Post by guest-blogger Meredith Danowski*, PhD student in Astronomy at Boston University.
The day-to-day work of science can be difficult. There are grant proposals to be written, courses to be taught, data to be analyzed. But that's the stuff we came for! That's what we do. It's when we encounter other roadblocks on our path--juggling family and work, finding adequate health care, fostering our own professional development-- that we realize we need friends, we need a community, and we need supportive institutions.
Many organizations dedicated to the cause of women in STEM are designed to address this need - not to ease one individual's struggles, rather to act as an incubator for a more diverse and supportive community. I have been lucky enough to have been involved in the founding years of two such groups-- the Society of Women in Physics (SWiP) at the University of Michigan, and most recently, the Graduate Women in Science and Engineering (GWISE) group at Boston University.
In a time when the numbers are improving, many people ask why these groups are necessary. I mean, we're aware that there's a lack of diversity in science, right? Outright discrimination might be rare, but unconscious bias is pervasive, family leave policies are lacking or inconsistent, and mentoring and community greatly improve one's chance for success. While things are definitely looking up, we still have work to do. So why not work to build a community that strives for these goals?
Margaret Mead said, "Never doubt that a small group of thoughtful, committed citizens can change the world. Indeed, it is the only thing that ever has." GWISE at Boston University started in 2008 with a few people in a room and a conversation. It began with a small group of women concerned about their professional development, bias in their departments, and parental leave policies at the university. They were looking for a community, and there wasn't one, so they built it.
A few conversations led to a discussion with the dean. The group set up a luncheon and invited women in STEM from across the university to gauge interest. A few months later, they made a list of goals: a mission statement. They borrowed from other organizations and devised an executive board structure. They found an advisor.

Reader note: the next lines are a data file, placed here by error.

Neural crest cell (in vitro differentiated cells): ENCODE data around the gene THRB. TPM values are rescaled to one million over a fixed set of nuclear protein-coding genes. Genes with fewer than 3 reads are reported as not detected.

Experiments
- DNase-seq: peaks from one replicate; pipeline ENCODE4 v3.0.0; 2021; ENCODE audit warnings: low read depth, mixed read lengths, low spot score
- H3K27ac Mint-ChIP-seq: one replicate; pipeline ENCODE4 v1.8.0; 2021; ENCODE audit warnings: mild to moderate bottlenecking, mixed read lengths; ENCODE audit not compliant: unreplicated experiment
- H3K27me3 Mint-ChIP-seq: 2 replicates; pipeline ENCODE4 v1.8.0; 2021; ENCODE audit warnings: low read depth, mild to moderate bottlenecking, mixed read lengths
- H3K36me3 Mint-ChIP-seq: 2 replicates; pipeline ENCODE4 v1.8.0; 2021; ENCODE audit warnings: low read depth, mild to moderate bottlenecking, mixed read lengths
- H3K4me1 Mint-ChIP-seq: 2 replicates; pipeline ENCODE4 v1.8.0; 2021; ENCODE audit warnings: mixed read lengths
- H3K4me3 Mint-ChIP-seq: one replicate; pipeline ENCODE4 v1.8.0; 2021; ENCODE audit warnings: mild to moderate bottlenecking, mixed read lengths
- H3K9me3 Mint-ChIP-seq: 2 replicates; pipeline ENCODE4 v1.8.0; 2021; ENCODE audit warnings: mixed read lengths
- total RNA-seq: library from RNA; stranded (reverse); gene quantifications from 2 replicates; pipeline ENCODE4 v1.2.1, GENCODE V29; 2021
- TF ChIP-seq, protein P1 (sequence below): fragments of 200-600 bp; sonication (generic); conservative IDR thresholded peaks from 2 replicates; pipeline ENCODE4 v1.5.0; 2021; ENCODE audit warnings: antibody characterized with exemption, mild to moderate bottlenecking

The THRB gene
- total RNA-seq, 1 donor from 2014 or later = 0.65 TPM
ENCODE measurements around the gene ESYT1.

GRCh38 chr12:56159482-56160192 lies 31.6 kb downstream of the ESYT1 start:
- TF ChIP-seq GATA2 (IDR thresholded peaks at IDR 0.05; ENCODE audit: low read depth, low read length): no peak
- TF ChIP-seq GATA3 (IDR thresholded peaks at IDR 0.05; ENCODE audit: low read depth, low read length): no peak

Two years later, GWISE is thriving. With a board of graduate students across STEM disciplines, faculty and staff advisors, and a board of advisors from the Boston area, we work to provide professional development programming, opportunities for mentoring and networking, social events, outreach activities, and we work with the administration on policies and practices. Our events vary in size and reach anywhere from 10-100+ people. We brainstorm, borrow ideas, and partner with other organizations to effectively reach the community.
So if you're looking to start up a group for women in astronomy/physics/STEM at your institution, what should you do? Invite some allies for coffee. Discuss any issues you've encountered, discuss institutional policies, and determine if you have a critical mass of people who can devote the time necessary- maybe invite the biologists and engineers, too! Once you're there, make a list of goals and priorities. You might have great leave policies, but few chances for professional development, or a lack of a social community. Maybe you want to start an official mentoring program. Put together some information and make an appointment with a department chair or a dean and see if you can obtain some preliminary funding - showing your events/activities will improve the environment goes a long way.
And it all starts with just a small group of dedicated individuals.
*Meredith Danowski is a PhD student in Astronomy at Boston University and this is her first guest blog at the Women in Astronomy Blog. This is the first in a series where she describes her experiences with GWISE-- she'll be back to discuss how to find & utilize institutional and community support for your organization, and how to build partnerships to effectively provide unique programming.